Apparently not - the happy bi-product is however that I confirmed that final welding hasn't prevented the reverse motor from fitting.  This is a good thing as I've just sent the custom prop-gear back for tooth rounding and hardening.  The reverse now stands me at well over £600.  It'd better bloody work.

I've also bought the last of the 'dash' switches that I need.  I'll post some pics and info in a separate post later in the week.


Sunday, 6 January 2013

Rats' Nests

A parcel full of shiny things arrived on Friday from series sponsor and all-round nice chap Andy Bates of AB Performance.
The package on the left contains uprated clutch springs that, allied to new friction plates and steels, should mean that I am able to transfer motive force from the 16 valve Yamaha engine to the wheels via the gearbox, prop, differential etcetera.  On the right is a billet oil sandwich plate that will divert lubricant through the 25-row front-mounted oil cooler.  Judging by Austen's experience, the sandwich plate may need a touch more machining yet.

As suggested in the previous post, I think I've reduced the bike loom down to what I need.  The picture below shows roughly what's been involved.
The jumble of wires on the left is, broadly speaking, what I'm retaining to run the engine.  The jumble of wires on the right is what I've removed.  If you're eagle-eyed, you'll notice that the fuse box and relay assembly lie within the junk pile.  There are a number of reasons for this.  Firstly, I want to make fault-finding  in the paddock as simple as possible - as simple as possible for me.  While I can sit in front of a wiring diagram and suss-out that the clutch switch needs to be earthed and the tilt switch needs to be glued-up etc, the fact is that its all a bit of a bodge that I'm likely to get very befuddled by when I've got a short amount of time to solve the problem before the next race.  Hence, the relay assembly has to go.  I've actually done this before on a R1 without any major problems - albeit the R1 in question was a 2001MY 5JJ where the number of wires in the loom was about 1/3 of what is present on the 4C8.  Next, I wanted one fuse box that covered all circuits in a logical and easy to understand fashion.  The problem that I did have when I built the loom for my R1-engined MNR was that I struggled massively to put together a fuse box assembly that was neat and safe.  Help is at hand in 2013 however thanks to Car Builder Solutions and their wiring module, pictured below:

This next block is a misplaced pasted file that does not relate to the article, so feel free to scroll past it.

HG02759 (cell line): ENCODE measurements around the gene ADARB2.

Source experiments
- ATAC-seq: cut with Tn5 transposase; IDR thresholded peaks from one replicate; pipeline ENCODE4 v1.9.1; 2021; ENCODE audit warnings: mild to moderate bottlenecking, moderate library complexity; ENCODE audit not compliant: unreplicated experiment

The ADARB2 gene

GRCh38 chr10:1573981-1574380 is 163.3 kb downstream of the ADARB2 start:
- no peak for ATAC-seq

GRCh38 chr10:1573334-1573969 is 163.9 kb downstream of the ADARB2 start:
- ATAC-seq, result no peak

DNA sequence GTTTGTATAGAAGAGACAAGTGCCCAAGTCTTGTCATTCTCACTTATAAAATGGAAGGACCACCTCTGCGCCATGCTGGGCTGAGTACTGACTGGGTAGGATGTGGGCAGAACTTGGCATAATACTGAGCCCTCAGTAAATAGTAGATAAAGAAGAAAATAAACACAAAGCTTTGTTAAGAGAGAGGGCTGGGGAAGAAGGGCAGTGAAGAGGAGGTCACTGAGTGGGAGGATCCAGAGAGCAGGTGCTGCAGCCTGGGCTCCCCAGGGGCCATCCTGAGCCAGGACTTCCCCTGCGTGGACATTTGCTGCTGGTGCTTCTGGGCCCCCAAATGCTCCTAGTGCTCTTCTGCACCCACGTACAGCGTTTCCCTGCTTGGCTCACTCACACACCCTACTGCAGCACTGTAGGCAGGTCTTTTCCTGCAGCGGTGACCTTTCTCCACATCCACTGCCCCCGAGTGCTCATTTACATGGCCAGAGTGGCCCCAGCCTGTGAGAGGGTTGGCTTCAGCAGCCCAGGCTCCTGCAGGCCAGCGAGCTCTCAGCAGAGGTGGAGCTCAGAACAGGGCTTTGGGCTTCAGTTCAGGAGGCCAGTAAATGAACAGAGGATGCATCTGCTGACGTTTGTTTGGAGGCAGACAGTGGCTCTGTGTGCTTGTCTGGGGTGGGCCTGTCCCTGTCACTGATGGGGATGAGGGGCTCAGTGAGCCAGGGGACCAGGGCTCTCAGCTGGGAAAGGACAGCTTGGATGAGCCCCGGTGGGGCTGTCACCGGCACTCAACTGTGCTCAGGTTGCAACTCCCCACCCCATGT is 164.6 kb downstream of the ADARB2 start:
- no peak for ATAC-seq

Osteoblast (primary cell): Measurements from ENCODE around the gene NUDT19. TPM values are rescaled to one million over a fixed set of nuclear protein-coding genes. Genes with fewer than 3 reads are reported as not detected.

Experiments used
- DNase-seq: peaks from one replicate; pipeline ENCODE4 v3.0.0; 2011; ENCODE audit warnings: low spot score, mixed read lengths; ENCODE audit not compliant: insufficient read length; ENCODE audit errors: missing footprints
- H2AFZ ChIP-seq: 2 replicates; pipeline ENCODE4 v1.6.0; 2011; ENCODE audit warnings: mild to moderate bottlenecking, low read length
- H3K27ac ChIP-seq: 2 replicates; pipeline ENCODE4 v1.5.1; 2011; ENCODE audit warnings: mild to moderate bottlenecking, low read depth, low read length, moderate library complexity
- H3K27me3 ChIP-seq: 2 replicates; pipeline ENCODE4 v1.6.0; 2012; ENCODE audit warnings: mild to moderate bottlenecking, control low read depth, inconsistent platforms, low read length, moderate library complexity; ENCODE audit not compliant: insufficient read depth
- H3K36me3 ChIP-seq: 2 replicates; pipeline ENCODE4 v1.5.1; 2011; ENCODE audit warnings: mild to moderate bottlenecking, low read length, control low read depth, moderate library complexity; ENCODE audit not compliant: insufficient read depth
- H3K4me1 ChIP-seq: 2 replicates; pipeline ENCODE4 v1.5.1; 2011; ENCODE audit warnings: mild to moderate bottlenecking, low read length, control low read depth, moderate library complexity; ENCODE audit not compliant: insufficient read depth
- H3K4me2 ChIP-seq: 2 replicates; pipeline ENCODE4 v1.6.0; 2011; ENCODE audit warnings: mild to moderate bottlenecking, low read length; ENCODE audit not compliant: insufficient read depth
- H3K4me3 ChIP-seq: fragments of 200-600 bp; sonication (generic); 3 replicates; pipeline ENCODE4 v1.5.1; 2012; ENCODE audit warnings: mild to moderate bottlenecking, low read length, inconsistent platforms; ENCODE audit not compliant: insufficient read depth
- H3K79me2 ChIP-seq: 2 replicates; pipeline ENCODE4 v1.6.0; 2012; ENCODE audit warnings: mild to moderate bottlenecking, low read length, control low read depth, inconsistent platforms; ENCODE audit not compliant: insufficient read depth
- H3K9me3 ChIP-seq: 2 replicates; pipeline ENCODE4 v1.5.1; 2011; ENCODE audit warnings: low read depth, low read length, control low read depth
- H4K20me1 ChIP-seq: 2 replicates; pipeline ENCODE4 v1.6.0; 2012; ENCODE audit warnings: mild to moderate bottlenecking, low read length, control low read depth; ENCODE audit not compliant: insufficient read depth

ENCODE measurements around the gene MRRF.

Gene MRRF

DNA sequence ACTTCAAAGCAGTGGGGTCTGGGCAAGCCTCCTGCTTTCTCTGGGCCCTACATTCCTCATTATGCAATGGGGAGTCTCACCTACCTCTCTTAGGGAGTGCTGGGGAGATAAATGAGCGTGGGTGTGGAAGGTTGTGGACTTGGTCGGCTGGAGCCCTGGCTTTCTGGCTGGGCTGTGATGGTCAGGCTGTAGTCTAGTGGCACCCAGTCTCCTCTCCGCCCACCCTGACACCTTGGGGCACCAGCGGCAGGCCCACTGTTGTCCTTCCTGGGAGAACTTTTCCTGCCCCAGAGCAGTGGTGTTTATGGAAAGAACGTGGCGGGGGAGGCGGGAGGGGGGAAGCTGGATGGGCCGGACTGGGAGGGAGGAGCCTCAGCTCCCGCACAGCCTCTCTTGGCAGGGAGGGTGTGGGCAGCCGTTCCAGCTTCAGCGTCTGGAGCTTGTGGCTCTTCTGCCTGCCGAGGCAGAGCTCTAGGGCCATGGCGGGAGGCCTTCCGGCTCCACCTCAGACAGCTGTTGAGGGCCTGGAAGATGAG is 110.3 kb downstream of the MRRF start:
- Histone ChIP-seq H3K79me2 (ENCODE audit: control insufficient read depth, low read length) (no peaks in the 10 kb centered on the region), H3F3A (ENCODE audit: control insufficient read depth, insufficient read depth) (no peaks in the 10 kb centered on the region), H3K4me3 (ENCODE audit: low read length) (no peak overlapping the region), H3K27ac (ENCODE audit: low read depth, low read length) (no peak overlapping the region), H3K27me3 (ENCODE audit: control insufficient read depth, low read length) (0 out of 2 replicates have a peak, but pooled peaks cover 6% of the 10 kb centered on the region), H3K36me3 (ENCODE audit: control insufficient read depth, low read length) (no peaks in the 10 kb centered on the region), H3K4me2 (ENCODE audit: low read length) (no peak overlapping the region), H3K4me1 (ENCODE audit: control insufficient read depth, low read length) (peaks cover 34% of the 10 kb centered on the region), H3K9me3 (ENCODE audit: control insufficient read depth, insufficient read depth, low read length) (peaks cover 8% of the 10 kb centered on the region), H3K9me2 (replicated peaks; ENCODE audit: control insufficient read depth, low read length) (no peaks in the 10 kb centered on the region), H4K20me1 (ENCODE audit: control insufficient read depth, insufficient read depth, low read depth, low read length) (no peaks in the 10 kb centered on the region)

The unit above is pre-wired such that you generally just need to run the relevant wires from the other components.  The really appealing bit for me is that it sorts out the power distribution to each of the fuses which is where I struggled in the past.  The downside is that its relatively heavy but I'm more than prepared to compromise here for the sake of getting the wiring bullet-proof.  Of course there are a couple of small deviations that I'll be making., this is my car after all.  For example, I'm letting the ECU determine when the injection fuel pump should be powered-up as on the bike.  This therefore requires a relay.  There are two relays on the wiring module.  Nominally one is for the horn and one is for the fan.  Thankfully, since the bike horn is so small and efficient that it can be wired direct, I can use the 'horn' relay to switch the injection pump.  Ta-dah.  The other benefit of the wiring module is that the abundance of fused circuits means that I can split most things out onto their own circuits and hence make fault-finding easier again.  Others will probably have started from scratch (a bit beyond me) or have extended the bike loom (scrappy in my eyes) so I feel that I've made the best decision for me as the builder AND user.  It just needs to work now, which brings me to my final point on the wiring.  The original circuitry contains a zener/diode assembly to protect the ECU from voltage spikes.  I sort-of understand how this works and with the help of a couple of the chaps on Locostbuilders have hatched a plan to replace the assembly which was contained within the yucky relay box with a couple of electronic components.  I've also got to 'trick' the ECU into thinking that the tilt switch is still present using a resistor so as a result have a few small components to wire-in.
Tomorrow is chassis collection day which is exciting.  I just hope that I feel a bit better as I've felt dreadful all weekend - too weak to be able to remove the oil filter on the engine which is frankly pathetic.

Happy New Year by the way.